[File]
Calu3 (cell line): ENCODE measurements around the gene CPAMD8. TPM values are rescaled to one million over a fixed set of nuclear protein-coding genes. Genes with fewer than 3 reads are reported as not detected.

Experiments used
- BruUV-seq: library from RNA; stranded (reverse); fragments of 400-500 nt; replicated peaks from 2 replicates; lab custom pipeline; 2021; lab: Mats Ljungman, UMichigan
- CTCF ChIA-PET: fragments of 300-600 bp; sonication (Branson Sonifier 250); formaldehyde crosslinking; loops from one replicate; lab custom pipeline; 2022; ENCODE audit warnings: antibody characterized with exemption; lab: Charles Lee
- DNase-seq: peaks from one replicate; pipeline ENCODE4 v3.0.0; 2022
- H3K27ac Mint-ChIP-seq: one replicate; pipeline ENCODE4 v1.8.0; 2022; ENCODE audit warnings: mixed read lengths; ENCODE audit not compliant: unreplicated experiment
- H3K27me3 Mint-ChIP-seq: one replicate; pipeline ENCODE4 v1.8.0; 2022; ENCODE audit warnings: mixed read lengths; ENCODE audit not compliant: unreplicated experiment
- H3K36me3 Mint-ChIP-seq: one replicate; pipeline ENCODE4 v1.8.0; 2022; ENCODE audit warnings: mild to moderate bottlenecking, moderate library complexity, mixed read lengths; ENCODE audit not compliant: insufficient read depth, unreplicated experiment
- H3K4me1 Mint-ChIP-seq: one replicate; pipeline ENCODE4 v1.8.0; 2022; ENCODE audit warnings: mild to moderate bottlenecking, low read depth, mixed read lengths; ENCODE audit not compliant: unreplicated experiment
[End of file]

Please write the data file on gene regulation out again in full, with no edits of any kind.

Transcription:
Calu3 (cell line): ENCODE measurements around the gene CPAMD8. TPM values are rescaled to one million over a fixed set of nuclear protein-coding genes. Genes with fewer than 3 reads are reported as not detected.

Experiments used
- BruUV-seq: library from RNA; stranded (reverse); fragments of 400-500 nt; replicated peaks from 2 replicates; lab custom pipeline; 2021; lab: Mats Ljungman, UMichigan
- CTCF ChIA-PET: fragments of 300-600 bp; sonication (Branson Sonifier 250); formaldehyde crosslinking; loops from one replicate; lab custom pipeline; 2022; ENCODE audit warnings: antibody characterized with exemption; lab: Charles Lee
- DNase-seq: peaks from one replicate; pipeline ENCODE4 v3.0.0; 2022
- H3K27ac Mint-ChIP-seq: one replicate; pipeline ENCODE4 v1.8.0; 2022; ENCODE audit warnings: mixed read lengths; ENCODE audit not compliant: unreplicated experiment
- H3K27me3 Mint-ChIP-seq: one replicate; pipeline ENCODE4 v1.8.0; 2022; ENCODE audit warnings: mixed read lengths; ENCODE audit not compliant: unreplicated experiment
- H3K36me3 Mint-ChIP-seq: one replicate; pipeline ENCODE4 v1.8.0; 2022; ENCODE audit warnings: mild to moderate bottlenecking, moderate library complexity, mixed read lengths; ENCODE audit not compliant: insufficient read depth, unreplicated experiment
- H3K4me1 Mint-ChIP-seq: one replicate; pipeline ENCODE4 v1.8.0; 2022; ENCODE audit warnings: mild to moderate bottlenecking, low read depth, mixed read lengths; ENCODE audit not compliant: unreplicated experiment